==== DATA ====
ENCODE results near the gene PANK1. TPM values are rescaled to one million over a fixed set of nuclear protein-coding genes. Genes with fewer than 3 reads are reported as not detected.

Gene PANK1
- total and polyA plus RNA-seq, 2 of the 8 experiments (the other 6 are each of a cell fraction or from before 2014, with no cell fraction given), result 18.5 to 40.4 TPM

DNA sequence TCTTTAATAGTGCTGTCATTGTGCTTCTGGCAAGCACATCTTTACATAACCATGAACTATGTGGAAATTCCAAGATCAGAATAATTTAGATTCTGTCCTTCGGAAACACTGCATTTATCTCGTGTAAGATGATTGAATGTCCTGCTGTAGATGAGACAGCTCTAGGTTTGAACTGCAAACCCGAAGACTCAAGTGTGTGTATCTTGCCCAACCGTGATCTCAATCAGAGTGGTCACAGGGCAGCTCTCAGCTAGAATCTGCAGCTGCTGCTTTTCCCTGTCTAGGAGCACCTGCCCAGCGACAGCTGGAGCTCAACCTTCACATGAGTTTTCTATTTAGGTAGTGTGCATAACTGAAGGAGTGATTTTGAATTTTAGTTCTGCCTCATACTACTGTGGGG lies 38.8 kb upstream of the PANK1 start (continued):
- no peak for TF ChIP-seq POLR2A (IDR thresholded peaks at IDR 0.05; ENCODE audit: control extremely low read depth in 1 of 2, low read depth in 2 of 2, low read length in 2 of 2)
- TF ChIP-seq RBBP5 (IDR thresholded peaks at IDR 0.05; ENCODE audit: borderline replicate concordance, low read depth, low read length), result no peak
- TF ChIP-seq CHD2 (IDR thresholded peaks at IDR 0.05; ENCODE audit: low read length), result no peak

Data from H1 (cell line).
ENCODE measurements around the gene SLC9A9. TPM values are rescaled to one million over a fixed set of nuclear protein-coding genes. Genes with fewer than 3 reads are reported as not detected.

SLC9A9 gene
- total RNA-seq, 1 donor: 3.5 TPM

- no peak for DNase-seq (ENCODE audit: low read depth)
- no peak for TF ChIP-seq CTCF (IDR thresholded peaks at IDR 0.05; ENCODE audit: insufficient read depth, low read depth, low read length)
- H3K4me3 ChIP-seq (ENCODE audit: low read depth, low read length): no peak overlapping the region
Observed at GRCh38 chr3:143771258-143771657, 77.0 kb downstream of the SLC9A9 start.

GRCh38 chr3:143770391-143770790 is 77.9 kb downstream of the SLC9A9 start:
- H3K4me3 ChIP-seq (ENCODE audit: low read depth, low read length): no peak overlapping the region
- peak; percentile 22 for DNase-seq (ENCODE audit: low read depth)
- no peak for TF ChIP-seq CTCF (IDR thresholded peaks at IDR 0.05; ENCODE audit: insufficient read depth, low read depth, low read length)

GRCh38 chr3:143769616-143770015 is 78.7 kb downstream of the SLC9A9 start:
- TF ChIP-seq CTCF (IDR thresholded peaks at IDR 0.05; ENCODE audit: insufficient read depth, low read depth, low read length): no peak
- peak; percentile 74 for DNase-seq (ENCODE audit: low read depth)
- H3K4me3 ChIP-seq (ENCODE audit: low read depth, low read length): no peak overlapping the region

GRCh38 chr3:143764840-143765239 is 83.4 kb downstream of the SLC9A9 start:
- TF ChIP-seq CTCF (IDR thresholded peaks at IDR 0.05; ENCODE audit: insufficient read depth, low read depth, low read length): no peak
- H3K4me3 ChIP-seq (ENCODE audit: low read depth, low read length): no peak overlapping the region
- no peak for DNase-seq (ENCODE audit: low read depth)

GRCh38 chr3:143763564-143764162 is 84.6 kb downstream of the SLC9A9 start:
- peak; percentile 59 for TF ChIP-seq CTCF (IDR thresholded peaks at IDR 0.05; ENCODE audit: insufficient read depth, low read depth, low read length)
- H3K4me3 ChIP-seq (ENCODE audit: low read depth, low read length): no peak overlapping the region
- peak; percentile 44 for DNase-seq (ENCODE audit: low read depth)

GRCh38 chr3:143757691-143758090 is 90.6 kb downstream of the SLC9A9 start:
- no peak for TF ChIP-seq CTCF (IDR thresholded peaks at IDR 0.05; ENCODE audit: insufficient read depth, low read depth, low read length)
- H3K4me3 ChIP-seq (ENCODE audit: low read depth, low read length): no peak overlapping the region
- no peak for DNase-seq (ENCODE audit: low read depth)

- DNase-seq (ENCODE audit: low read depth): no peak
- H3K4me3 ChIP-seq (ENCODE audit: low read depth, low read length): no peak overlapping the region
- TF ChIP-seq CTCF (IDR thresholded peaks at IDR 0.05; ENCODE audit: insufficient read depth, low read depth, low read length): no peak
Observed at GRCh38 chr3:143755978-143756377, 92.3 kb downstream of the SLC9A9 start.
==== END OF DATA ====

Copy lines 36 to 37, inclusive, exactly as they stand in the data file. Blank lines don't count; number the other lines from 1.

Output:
- DNase-seq (ENCODE audit: low read depth): no peak
- H3K4me3 ChIP-seq (ENCODE audit: low read depth, low read length): no peak overlapping the region